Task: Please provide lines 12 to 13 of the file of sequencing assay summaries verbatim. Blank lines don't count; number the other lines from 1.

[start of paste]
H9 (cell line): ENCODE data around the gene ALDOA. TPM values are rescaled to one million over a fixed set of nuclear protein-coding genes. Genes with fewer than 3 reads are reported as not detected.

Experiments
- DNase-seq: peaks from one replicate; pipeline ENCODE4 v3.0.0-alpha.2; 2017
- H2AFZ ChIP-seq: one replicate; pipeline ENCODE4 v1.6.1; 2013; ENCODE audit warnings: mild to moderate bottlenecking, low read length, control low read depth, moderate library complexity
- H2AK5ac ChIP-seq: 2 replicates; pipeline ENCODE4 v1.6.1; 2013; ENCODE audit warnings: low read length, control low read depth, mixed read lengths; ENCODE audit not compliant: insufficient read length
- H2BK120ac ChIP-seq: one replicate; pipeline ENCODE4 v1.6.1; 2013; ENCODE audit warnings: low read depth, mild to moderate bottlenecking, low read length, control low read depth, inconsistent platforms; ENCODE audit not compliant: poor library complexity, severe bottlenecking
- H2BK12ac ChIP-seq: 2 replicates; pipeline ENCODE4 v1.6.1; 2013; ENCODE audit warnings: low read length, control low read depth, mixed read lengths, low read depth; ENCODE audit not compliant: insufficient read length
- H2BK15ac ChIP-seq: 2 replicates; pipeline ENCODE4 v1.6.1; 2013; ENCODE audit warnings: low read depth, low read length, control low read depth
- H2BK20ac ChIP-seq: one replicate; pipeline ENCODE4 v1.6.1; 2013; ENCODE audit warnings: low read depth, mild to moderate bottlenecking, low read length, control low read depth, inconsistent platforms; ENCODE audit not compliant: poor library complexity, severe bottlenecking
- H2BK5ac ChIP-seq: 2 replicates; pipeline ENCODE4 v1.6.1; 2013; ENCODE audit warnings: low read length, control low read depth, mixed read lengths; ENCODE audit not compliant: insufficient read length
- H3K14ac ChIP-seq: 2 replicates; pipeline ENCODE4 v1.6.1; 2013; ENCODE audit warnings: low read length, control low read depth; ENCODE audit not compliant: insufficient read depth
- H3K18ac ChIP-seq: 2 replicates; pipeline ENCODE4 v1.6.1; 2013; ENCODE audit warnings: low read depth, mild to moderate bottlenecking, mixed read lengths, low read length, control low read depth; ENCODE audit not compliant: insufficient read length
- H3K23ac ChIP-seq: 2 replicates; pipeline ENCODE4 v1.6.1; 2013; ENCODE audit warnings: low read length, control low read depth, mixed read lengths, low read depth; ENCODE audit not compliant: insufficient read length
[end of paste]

- H3K18ac ChIP-seq: 2 replicates; pipeline ENCODE4 v1.6.1; 2013; ENCODE audit warnings: low read depth, mild to moderate bottlenecking, mixed read lengths, low read length, control low read depth; ENCODE audit not compliant: insufficient read length
- H3K23ac ChIP-seq: 2 replicates; pipeline ENCODE4 v1.6.1; 2013; ENCODE audit warnings: low read length, control low read depth, mixed read lengths, low read depth; ENCODE audit not compliant: insufficient read length